I have been doing a lot of interviewing lately. One thing that really amazes me is job seekers who apply to open jobs don’t understand this very simple concept:
Your resume must allow the employer to immediately know that you are qualified for the job.
It sounds so simple. However, I understand why a job seeker doesn’t fully grasp this concept. For one, most are not professional resume writers or professional job seekers. Secondly, many job seekers think that an employer can decipher from their unorganized wordsmithing what you actually do relative to the job that they have available. Trust me, employers are not doing this, especially if they have a lot of resumes to go through.
Here is another thought you must keep in mind:
When a “live” recruiter isn’t reviewing your resume, technology (applicant tracking systems-ATS) is and kicking you out for the same reasons.
Yes, humans and computers think the same way.
So what is your resume really missing that will make a huge difference? The answer is very simple.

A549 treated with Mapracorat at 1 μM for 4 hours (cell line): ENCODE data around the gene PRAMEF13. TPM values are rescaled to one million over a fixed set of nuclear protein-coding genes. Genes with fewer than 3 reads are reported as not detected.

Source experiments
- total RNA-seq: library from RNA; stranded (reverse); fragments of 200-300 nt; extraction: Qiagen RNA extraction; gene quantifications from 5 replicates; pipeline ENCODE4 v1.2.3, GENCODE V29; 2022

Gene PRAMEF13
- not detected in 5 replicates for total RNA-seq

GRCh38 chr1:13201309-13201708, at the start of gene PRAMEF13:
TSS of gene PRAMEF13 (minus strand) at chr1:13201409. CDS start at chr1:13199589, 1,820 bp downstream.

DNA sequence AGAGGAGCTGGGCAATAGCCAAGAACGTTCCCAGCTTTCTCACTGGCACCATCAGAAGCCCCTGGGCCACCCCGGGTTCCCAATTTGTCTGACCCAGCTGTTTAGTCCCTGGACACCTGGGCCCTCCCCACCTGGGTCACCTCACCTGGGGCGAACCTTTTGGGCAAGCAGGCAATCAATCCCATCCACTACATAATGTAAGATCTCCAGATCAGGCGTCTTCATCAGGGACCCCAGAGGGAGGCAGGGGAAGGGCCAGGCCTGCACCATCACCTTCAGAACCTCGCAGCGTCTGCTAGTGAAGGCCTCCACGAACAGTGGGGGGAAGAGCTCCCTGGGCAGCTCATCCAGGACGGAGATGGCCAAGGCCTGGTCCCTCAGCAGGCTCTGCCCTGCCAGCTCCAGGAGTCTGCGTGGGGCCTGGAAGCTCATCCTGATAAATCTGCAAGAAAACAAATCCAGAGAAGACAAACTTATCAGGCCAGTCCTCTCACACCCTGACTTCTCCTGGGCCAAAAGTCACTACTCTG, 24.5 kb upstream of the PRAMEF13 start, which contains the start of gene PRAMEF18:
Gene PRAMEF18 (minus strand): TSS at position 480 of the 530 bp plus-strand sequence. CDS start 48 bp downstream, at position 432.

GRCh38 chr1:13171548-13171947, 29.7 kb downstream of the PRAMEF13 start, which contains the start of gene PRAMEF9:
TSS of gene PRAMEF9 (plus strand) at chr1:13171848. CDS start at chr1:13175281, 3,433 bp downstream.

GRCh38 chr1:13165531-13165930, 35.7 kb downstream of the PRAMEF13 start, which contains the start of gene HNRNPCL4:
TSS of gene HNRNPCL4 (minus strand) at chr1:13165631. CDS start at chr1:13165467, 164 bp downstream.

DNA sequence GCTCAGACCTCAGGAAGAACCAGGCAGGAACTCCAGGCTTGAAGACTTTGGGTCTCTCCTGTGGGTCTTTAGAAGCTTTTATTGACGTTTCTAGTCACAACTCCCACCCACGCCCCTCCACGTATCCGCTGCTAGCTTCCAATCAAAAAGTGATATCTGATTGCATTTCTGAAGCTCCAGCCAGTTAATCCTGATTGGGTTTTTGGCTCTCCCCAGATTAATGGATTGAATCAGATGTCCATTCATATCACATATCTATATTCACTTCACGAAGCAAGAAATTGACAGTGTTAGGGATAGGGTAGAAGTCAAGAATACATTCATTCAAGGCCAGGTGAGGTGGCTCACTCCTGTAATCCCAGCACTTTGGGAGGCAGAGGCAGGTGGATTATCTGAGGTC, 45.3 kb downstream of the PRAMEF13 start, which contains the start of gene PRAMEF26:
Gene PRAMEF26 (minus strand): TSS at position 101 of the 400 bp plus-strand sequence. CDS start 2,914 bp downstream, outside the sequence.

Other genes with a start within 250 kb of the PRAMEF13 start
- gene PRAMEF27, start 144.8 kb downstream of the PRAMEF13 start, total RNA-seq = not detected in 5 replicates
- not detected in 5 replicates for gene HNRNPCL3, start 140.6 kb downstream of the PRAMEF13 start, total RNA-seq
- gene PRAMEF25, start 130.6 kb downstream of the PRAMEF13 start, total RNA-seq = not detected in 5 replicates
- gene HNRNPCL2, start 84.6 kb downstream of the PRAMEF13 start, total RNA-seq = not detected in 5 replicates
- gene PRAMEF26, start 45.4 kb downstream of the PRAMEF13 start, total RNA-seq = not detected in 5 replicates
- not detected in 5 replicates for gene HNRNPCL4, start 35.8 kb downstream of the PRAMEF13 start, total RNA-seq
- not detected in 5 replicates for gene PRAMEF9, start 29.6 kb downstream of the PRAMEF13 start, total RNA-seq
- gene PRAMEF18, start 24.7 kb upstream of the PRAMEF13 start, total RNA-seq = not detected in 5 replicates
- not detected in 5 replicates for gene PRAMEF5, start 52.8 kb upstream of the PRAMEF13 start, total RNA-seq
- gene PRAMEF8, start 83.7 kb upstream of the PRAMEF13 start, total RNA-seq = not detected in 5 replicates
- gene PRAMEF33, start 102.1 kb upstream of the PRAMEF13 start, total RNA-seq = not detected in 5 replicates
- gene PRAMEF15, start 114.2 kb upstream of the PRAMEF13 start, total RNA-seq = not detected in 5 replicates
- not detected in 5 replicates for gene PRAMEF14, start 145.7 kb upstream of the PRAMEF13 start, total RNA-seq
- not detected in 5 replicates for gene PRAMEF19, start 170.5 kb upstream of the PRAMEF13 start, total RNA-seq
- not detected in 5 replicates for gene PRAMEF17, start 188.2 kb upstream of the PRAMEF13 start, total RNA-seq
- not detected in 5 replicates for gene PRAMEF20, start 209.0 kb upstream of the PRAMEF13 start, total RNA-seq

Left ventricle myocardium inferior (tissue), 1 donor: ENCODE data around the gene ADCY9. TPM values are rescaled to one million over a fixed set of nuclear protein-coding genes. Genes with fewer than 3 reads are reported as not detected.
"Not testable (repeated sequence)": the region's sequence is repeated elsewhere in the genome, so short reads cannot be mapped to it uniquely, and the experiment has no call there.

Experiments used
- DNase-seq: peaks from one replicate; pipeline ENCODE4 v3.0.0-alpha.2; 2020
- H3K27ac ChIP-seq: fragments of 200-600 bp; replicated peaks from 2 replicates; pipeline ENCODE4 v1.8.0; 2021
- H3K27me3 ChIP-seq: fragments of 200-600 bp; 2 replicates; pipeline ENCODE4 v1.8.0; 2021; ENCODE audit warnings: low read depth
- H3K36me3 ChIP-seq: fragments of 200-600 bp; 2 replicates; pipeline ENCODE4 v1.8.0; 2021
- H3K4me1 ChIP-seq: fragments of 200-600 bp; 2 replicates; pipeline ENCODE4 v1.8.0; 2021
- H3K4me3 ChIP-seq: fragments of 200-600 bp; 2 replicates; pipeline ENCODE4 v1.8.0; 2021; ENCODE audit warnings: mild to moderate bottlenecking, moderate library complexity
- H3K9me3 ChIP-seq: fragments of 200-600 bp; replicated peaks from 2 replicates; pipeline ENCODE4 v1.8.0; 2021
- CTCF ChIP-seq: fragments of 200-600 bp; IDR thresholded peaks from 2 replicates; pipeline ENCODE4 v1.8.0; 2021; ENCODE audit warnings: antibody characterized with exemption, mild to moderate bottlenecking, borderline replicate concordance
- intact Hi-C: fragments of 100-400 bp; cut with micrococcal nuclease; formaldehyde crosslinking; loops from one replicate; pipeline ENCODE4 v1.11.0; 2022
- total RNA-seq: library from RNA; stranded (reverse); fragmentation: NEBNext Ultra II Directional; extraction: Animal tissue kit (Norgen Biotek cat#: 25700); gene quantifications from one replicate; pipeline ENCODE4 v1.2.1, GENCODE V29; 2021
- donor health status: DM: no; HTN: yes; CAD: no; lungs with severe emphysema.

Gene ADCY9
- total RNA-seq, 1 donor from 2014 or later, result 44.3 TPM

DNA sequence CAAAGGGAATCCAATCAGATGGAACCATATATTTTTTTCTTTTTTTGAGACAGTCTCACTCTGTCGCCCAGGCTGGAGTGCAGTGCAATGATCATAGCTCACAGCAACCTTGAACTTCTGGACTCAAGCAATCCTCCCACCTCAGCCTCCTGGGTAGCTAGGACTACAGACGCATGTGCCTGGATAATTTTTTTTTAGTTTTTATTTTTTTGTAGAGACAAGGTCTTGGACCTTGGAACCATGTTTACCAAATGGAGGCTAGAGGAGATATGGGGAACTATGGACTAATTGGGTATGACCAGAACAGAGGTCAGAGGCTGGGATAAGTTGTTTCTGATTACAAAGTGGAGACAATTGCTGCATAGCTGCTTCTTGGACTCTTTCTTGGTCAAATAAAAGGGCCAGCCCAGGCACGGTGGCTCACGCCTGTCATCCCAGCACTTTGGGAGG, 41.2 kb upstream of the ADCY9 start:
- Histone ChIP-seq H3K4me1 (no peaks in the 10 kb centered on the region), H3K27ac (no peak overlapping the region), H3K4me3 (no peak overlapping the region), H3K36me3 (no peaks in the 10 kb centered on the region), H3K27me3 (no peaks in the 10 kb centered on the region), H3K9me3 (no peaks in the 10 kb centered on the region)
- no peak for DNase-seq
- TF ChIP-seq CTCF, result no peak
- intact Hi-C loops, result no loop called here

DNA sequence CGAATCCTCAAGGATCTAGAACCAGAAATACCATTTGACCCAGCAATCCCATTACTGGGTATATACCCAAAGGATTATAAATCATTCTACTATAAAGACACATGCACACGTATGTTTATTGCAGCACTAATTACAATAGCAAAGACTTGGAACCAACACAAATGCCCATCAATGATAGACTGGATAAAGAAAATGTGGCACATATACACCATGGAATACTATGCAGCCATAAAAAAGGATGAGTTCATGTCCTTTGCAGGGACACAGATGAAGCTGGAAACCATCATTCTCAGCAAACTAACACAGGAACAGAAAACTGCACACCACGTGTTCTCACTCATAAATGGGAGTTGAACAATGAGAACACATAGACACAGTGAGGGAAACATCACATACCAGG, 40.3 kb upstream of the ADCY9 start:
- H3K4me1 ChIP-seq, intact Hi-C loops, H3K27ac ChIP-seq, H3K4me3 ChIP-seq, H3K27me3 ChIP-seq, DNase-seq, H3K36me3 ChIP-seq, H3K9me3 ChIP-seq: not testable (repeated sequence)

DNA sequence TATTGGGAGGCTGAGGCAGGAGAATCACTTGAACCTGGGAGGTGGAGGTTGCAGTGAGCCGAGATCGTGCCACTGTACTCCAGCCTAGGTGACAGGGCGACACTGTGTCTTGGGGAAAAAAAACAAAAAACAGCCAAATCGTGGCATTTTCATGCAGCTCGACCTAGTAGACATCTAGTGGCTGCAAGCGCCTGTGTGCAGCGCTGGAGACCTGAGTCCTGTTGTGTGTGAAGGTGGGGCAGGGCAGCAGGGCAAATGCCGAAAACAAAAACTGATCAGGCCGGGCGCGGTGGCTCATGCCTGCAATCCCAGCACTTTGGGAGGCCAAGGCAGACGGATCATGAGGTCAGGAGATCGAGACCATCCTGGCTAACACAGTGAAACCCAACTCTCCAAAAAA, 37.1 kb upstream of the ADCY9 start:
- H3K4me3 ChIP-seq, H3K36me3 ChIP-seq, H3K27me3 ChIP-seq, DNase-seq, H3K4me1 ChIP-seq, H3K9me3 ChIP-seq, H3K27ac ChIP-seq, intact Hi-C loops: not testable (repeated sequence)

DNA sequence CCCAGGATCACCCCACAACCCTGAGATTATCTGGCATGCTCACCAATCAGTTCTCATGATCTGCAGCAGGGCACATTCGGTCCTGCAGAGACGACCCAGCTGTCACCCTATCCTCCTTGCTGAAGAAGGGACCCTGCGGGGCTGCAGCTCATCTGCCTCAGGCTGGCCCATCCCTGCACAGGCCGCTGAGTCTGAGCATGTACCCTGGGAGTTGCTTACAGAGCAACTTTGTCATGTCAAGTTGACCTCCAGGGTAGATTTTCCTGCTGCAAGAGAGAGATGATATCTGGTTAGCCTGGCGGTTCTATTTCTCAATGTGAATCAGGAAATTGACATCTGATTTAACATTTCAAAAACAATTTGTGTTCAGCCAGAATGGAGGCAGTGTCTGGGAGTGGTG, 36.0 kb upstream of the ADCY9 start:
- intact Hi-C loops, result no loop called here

You must be able to take your experience and re-write it in a way that showcases you can actually do the job. This portion should be at the top of your resume.
You’re applying to a property underwriting position. However, your current title is "Underwriter ll" for the last five years. You read the job description and find out that it is a fit because of the types of property underwriting it handles. You must get the words "property underwriter" in your resume title and follow it up with the competencies you have that match the job description. Your competencies should match the job you are applying to. So many job seekers will list everything they have done on their resume and it just becomes clutter. IF you find yourself not having the experience, STOP applying to that job and find a job that does fit. Don’t just apply to apply.
A clean resume is the key. I always suggest a professional resume writer but if you do it yourself, use the “next door neighbor” test. Knock on your neighbor’s door and ask them to read your resume and see if they know what you do in one sentence. This feedback is priceless.